We need to be encouraged. There is hope, and without hope we are all lost. I would encourage you, as you enter the new year, to keep hope alive.

Question: In recent days there has again been talk of widening the war to Iraq. A word of caution, both for Washington and Baghdad?

The Secretary-General: Basically, I have indicated on several occasions that I think it would be unwise to attack Iraq now. I have not seen any evidence linking Iraq to what happened on 11 September. Of course, any attempt to do that can exacerbate the situation and raise tensions in a region that is already under strain because of the Israel-Palestinian conflict.

At the same time, Iraq will also have to understand that it has to begin responding to the Security Council's resolutions, particularly with regard to the return of the inspectors. All Iraq's friends have encouraged it to respond and to allow the inspectors to go back. When I saw the Iraqi Foreign Minister here during the general debate, he repeated the Iraqi position and had nothing new to tell me, but I think the pressure is on Iraq to respond to the Council's request to return the inspectors.

Question: On the same issue, do you think that the adoption of the new sanctions regime in June should or could be a vehicle for you and the United Nations to increase pressure on Iraq to admit inspectors?

The Secretary-General: There will be discussions among the members of the Council between now and then. I do not know what the final outcome of the draft resolution that they are discussing will be. But the basic idea was to refine the sanctions and to ensure that the population is helped, while at the same time maintaining the pressure on the leadership. If that is what your question implies then, yes, that is the idea.

Question: Mr. Secretary-General, the Iraqi people are hoping to end the sanctions on the no-flight zones in Iraq. What is your reaction to the no-flight zones imposed on Iraq?

The Secretary-General: I think I have had the occasion to discuss this issue here, in this room. I indicated that, as far as I was concerned, I did not see anything in the Security Council resolution that authorizes the imposition or the enforcement of a no-flight zone. But several countries have decided to do it -- and that has been the case for quite a while -- with the objective of protecting the population in the north, mainly in the Kurdish area.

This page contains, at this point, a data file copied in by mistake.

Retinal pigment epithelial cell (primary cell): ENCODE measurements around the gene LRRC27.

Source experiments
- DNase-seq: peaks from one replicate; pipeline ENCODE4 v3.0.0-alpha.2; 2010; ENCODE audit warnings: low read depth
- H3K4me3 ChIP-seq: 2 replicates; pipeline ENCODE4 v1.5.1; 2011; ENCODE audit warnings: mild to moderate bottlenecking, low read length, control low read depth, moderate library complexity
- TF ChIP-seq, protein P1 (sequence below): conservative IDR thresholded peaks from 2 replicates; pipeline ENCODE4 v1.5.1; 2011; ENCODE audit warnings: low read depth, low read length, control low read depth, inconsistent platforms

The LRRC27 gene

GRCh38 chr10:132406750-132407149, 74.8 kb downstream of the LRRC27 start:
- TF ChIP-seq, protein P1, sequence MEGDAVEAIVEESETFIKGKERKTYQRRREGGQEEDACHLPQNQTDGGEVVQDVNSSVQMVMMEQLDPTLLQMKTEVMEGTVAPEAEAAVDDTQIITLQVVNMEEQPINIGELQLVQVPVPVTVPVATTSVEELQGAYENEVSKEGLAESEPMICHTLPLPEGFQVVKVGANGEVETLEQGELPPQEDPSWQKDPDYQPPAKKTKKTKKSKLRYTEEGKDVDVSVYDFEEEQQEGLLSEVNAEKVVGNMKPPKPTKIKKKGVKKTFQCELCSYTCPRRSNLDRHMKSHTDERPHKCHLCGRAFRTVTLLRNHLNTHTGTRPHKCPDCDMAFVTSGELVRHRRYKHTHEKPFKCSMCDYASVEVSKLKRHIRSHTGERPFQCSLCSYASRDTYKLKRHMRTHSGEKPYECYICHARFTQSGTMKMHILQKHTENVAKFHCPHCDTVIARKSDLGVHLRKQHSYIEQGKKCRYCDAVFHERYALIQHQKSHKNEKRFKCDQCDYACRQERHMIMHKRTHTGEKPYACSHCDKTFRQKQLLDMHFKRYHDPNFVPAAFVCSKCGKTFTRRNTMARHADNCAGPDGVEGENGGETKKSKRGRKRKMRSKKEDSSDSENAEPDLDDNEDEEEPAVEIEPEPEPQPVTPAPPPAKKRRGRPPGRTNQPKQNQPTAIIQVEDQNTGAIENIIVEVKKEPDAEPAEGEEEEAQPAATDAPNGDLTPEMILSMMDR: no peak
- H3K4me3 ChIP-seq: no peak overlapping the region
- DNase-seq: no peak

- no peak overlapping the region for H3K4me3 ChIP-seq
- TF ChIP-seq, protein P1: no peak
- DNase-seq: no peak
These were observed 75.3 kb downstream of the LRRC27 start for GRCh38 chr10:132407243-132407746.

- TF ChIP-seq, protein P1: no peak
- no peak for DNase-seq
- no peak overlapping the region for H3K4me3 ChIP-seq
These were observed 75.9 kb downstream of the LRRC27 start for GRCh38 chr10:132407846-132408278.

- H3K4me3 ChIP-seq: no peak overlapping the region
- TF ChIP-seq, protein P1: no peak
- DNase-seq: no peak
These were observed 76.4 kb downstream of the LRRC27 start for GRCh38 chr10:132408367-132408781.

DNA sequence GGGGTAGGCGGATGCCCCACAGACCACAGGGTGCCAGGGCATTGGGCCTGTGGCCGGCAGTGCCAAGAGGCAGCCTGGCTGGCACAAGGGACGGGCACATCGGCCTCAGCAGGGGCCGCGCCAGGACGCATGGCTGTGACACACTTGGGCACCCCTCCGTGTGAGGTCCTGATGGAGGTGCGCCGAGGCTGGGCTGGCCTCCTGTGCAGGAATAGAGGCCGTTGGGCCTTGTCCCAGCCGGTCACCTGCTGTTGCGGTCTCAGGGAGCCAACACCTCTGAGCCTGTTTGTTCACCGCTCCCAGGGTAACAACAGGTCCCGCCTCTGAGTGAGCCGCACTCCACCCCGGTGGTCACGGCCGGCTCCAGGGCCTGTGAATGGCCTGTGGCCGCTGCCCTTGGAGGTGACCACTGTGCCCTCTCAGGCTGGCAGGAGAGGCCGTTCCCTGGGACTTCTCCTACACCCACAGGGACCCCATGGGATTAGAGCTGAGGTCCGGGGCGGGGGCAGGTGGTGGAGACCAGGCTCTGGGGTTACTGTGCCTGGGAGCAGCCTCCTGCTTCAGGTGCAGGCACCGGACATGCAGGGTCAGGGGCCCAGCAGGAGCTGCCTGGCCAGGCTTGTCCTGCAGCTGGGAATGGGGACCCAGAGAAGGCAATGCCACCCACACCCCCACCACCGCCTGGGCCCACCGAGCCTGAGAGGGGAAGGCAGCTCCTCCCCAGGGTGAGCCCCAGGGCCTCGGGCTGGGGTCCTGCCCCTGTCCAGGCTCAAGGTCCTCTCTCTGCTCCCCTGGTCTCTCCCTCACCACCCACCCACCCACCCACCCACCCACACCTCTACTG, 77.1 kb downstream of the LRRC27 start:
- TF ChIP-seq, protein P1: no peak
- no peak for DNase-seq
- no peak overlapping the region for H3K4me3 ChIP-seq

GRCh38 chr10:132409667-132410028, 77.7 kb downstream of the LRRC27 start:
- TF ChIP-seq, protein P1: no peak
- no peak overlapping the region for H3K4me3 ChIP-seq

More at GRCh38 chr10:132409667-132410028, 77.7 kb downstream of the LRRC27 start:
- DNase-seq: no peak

Question: Mr. Secretary-General, we are probably not going to see you before the new year. On behalf of the incoming administration of the United Nations Correspondents Association, I wish you a merry Christmas and a happy new year.

My question is, has the General Assembly defined the word terrorism? What is the difference between individual terrorism and State terrorism? Has the United Nations been able to safeguard the population in the occupied territories in Palestine?

The Secretary-General: You asked three questions and I will answer one.

Let me say, on the question of the definition of terrorism, that this is an issue that has preoccupied Member States and that has become particularly acute as we discuss a comprehensive convention against terrorism. There is a draft on the table that has not been agreed to yet by all the Members. That draft, as it now stands, does not get into a detailed definition of terrorists or freedom fighters. But it does indicate that the protocol and the language in that protocol, as it is being discussed, does not take away any of the rights of the accused and does not interfere with other legal instruments like international humanitarian law.

I think that what we can all accept is that anyone who kills or targets innocent civilians cannot claim that it can be justified, regardless of their cause. I think that on certain aspects of this issue we should all be very clear. There should be no confusion.

Question: Earlier you mentioned budget problems. Could you elaborate on where the problems are coming from? In particular, could you look at it in terms of the financial implications on trying to reform peace operations as recommended by the Brahimi Panel?

The Secretary-General: I think we did propose to the General Assembly what I consider a competent budget, which was reviewed by the Advisory Committee on Administrative and Budgetary Questions and submitted to the Fifth Committee. There is a discussion in the Fifth Committee as to whether that level should be reduced considerably or not.

We must also remember that the budget of the United Nations has not grown over the past eight years. There is a limit to how much you can do on a shoestring budget, and for how long. At the same time, the mandates being given to the Organization are increasing. I hope that Member States will accept that for us to take on the new responsibilities, we will need the resources required. We cannot

succeed and we cannot be effective without adequate resources. I am hopeful that the resources required for the improvement of peacekeeping operations will be forthcoming. But there are discussions regarding other aspects of the budget. I hope the Member States will find a way to resolve their differences, bearing in mind that the key issue is to give us the resources we need to undertake our operations.

Merry Christmas and happy new year.

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For information media. Not an official record.